Reaction to Wynne's "bombshell" announcement

Premier Kathleen Wynne's announcement Saturday morning about conceding the race for premier caught many people off guard, including a number of high-profile strategists and former and current politicians. 

Speaking to NEWSTALK1010's Ted Woloshyn, political insider Scott Reid said a move like Wynne's is very, very unusual.

"It's an unprecedented move, and I think kind of indicitave of what's been a pretty unprecedented and surprising election campaign," he said. 

Reid explained that by definition, Liberals are pragmatists and it is not an ideological thing - like it is for Progressive Conservative or NDP supporters. And that puts the grits in danger. 

"For the Liberals, the risk is that in an election like this where they get squeezed, they could get squeezed badly."

Meantime, those on the left side of the political spectrum felt Wynne's announcement clarified who really belongs in the premier's chair. 

"The most important message is to voters themselves here today," NDP strategist Tom Parkin told CP24. "Kathleen Wynne herself counts herself out."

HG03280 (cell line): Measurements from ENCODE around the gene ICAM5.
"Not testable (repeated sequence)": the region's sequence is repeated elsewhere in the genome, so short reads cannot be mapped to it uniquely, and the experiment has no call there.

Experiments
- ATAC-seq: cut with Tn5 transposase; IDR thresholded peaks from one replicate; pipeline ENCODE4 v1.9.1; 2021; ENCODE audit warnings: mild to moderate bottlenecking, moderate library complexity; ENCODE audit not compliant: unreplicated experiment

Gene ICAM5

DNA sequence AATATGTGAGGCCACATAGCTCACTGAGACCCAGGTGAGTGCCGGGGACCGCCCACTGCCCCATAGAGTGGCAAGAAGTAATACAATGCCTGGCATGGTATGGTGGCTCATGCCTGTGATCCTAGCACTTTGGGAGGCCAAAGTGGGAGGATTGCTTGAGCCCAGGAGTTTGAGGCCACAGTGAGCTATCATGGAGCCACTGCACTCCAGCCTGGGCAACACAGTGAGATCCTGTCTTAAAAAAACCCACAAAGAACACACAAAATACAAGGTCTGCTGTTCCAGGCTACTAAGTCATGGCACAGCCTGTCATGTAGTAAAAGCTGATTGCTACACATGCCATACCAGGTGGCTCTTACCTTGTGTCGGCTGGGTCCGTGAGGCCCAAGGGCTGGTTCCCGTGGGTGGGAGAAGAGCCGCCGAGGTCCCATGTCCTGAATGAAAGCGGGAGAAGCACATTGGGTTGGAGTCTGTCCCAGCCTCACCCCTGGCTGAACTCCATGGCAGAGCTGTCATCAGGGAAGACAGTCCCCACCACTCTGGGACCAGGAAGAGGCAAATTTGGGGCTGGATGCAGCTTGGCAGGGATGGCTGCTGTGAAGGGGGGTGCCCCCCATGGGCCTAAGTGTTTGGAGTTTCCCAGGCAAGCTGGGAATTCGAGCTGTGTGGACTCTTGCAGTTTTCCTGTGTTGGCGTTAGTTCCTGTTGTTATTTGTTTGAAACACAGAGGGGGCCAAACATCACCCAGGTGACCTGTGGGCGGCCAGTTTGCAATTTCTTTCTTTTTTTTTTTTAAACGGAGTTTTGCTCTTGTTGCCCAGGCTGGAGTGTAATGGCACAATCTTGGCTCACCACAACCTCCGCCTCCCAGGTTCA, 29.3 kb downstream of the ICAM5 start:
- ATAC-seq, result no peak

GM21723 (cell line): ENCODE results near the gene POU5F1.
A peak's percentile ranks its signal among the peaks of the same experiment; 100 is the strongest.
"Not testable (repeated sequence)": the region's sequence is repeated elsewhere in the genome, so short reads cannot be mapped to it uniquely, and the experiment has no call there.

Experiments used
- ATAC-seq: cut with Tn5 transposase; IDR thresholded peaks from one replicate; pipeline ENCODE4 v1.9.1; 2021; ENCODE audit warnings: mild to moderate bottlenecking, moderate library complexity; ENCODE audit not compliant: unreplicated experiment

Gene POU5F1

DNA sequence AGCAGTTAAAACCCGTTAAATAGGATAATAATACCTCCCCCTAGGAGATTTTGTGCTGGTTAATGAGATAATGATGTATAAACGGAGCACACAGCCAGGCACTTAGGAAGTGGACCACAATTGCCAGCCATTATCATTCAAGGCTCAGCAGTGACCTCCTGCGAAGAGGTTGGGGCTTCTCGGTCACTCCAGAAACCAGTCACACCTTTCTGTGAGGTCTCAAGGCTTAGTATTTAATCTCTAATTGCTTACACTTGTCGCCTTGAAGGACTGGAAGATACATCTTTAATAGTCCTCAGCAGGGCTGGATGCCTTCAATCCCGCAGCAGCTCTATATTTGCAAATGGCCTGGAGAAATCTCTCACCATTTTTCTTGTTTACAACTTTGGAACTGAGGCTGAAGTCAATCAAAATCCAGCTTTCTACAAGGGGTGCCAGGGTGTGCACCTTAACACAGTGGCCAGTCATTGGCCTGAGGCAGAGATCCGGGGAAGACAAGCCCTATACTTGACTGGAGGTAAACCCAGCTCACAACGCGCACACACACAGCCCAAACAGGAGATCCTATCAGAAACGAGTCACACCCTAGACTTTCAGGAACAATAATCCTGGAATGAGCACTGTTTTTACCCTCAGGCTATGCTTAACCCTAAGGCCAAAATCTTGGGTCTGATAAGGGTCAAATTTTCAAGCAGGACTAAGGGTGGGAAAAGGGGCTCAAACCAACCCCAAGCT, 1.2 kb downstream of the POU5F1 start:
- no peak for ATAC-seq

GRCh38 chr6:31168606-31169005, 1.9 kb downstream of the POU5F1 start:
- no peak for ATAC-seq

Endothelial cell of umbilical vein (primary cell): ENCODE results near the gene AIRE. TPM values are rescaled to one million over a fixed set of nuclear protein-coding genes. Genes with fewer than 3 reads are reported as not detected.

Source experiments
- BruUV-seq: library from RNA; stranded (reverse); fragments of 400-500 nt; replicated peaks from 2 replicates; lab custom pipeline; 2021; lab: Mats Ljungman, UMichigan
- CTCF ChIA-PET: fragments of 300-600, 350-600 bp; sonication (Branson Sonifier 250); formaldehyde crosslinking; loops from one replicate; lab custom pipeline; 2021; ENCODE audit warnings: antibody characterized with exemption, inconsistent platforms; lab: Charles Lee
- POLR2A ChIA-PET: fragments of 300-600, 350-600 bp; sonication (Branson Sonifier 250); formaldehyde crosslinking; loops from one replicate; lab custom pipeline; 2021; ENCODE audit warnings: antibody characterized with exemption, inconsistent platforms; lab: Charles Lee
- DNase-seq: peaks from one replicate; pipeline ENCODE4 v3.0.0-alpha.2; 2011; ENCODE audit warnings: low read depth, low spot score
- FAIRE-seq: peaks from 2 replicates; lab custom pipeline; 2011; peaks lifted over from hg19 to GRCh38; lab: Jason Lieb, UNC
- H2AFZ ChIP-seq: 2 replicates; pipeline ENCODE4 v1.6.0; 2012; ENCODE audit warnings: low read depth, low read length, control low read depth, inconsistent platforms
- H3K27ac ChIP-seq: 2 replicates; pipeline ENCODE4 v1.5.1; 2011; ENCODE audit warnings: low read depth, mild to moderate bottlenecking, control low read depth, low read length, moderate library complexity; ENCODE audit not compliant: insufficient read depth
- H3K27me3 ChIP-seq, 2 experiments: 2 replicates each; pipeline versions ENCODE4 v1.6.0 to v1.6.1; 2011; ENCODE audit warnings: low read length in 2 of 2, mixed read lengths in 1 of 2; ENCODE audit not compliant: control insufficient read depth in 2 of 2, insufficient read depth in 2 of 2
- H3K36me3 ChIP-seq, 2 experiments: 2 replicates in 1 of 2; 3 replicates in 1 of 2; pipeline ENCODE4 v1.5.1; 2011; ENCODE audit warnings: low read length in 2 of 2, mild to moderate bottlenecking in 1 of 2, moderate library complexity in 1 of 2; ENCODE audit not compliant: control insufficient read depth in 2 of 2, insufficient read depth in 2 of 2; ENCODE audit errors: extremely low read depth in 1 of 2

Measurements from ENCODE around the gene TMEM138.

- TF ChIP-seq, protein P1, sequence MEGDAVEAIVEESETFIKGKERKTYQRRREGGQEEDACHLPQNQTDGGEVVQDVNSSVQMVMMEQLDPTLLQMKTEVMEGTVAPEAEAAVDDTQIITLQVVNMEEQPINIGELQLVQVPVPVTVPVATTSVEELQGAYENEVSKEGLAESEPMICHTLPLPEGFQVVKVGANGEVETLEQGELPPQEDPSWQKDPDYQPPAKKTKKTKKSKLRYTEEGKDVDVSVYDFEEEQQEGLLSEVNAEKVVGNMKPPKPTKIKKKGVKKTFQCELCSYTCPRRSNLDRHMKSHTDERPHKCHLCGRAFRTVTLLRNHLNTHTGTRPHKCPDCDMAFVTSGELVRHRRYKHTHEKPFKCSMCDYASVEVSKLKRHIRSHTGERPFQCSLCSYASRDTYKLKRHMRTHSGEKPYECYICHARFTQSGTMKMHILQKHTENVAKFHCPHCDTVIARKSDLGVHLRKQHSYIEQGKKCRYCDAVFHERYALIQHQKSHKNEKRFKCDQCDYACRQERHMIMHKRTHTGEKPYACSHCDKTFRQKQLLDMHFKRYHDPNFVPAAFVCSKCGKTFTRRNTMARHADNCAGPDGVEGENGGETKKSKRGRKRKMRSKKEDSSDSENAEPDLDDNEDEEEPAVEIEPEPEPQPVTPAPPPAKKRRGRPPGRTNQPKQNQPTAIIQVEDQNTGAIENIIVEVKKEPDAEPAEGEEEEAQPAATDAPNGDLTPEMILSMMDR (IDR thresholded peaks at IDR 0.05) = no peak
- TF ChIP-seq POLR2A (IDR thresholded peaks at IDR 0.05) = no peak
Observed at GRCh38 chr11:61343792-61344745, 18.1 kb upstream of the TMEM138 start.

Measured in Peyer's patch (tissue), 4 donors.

"There's only one vote that makes sense if you don't want Doug Ford's cuts," he added. "Andrea [Horwath] has been very clear: she's open to everybody."

Former MP Olivia Chow is along the same wavelength, telling CP24 viewers that if voters want to stop Doug Ford but they vote Liberal, they're essentially giving their vote to Ford. 

The one-time Toronto mayoral candidate was also asked if it's a good time for the NDP to form a coalition government with the Liberals.

"Let's see what the voters decide first," she answered. "Let's not project what's happening on Thursday."

And at a campaign stop on Saturday afternoon, NDP leader Andrea Horwath herself said she's disappointed in Wynne's decision.

"Kathleen Wynne is playing a dangerous game, and that's not what the people of this province deserve," she said. 

"It looks very clear to me that she's more interested in holding onto some power herself, but folks have already decided that they don't want the Liberals to hold that power, which is why we're in this very election."

Meantime, PC leader Doug Ford said little about the move, staying on the same messages he has delivered throughout his campaign. 

“Our all-star team around me here is ready to step up and govern right away,” he said in a news release. “And we are the only team that has a modest and responsible plan that will deliver real results for the people.”

Asked by a Canadian Press reporter if the decision caught him by surprise, he said his team is focused and has been focused on getting its message out.